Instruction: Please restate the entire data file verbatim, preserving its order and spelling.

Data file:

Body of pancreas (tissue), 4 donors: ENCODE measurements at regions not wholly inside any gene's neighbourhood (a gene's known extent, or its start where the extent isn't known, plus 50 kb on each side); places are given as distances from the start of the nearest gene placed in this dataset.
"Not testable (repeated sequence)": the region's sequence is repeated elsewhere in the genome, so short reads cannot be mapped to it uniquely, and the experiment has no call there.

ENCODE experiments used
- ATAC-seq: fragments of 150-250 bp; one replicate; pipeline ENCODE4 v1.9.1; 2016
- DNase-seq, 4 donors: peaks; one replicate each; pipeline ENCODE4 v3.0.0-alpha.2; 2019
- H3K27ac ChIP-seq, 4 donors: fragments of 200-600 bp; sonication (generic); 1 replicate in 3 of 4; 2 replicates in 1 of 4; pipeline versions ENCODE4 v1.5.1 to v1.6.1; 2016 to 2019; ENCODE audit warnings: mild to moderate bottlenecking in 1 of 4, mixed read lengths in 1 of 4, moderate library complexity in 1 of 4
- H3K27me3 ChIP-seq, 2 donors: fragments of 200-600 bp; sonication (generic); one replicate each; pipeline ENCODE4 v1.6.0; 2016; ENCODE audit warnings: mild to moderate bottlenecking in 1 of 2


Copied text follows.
Body of pancreas (tissue), 4 donors: ENCODE measurements at regions not wholly inside any gene's neighbourhood (a gene's known extent, or its start where the extent isn't known, plus 50 kb on each side); places are given as distances from the start of the nearest gene placed in this dataset.
"Not testable (repeated sequence)": the region's sequence is repeated elsewhere in the genome, so short reads cannot be mapped to it uniquely, and the experiment has no call there.

ENCODE experiments used
- ATAC-seq: fragments of 150-250 bp; one replicate; pipeline ENCODE4 v1.9.1; 2016
- DNase-seq, 4 donors: peaks; one replicate each; pipeline ENCODE4 v3.0.0-alpha.2; 2019
- H3K27ac ChIP-seq, 4 donors: fragments of 200-600 bp; sonication (generic); 1 replicate in 3 of 4; 2 replicates in 1 of 4; pipeline versions ENCODE4 v1.5.1 to v1.6.1; 2016 to 2019; ENCODE audit warnings: mild to moderate bottlenecking in 1 of 4, mixed read lengths in 1 of 4, moderate library complexity in 1 of 4
- H3K27me3 ChIP-seq, 2 donors: fragments of 200-600 bp; sonication (generic); one replicate each; pipeline ENCODE4 v1.6.0; 2016; ENCODE audit warnings: mild to moderate bottlenecking in 1 of 2